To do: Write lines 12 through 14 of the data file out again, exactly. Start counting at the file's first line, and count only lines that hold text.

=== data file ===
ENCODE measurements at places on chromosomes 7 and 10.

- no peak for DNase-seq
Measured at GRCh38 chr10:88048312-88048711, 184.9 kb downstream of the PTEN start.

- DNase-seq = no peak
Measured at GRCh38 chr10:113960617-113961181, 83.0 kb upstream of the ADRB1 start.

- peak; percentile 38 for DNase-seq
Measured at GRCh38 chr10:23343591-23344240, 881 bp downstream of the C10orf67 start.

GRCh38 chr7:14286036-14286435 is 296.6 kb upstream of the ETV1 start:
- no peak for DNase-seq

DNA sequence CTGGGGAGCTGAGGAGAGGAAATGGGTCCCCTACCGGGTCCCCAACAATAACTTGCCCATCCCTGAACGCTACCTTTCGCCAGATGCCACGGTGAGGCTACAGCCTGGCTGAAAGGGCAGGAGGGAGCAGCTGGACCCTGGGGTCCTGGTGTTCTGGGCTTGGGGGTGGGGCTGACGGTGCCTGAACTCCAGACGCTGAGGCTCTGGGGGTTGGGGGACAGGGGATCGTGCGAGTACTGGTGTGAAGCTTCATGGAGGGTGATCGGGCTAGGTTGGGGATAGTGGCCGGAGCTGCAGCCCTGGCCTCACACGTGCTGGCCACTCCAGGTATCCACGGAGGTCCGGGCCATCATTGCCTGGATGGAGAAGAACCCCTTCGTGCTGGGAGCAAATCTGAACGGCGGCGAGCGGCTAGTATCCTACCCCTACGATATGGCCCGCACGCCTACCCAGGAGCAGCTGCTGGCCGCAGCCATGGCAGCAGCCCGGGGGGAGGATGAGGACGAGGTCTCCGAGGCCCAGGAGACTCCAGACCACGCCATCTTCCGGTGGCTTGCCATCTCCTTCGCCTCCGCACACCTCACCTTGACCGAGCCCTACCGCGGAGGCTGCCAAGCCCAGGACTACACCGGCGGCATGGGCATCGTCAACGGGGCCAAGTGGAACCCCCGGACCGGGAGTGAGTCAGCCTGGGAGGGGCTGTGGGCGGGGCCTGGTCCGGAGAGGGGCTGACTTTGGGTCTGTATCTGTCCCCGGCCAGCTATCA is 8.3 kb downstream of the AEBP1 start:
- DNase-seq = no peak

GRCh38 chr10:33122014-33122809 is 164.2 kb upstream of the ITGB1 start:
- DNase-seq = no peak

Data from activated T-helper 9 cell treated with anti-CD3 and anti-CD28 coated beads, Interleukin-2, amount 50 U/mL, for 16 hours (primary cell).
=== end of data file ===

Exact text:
GRCh38 chr10:33122014-33122809 is 164.2 kb upstream of the ITGB1 start:
- DNase-seq = no peak

Data from activated T-helper 9 cell treated with anti-CD3 and anti-CD28 coated beads, Interleukin-2, amount 50 U/mL, for 16 hours (primary cell).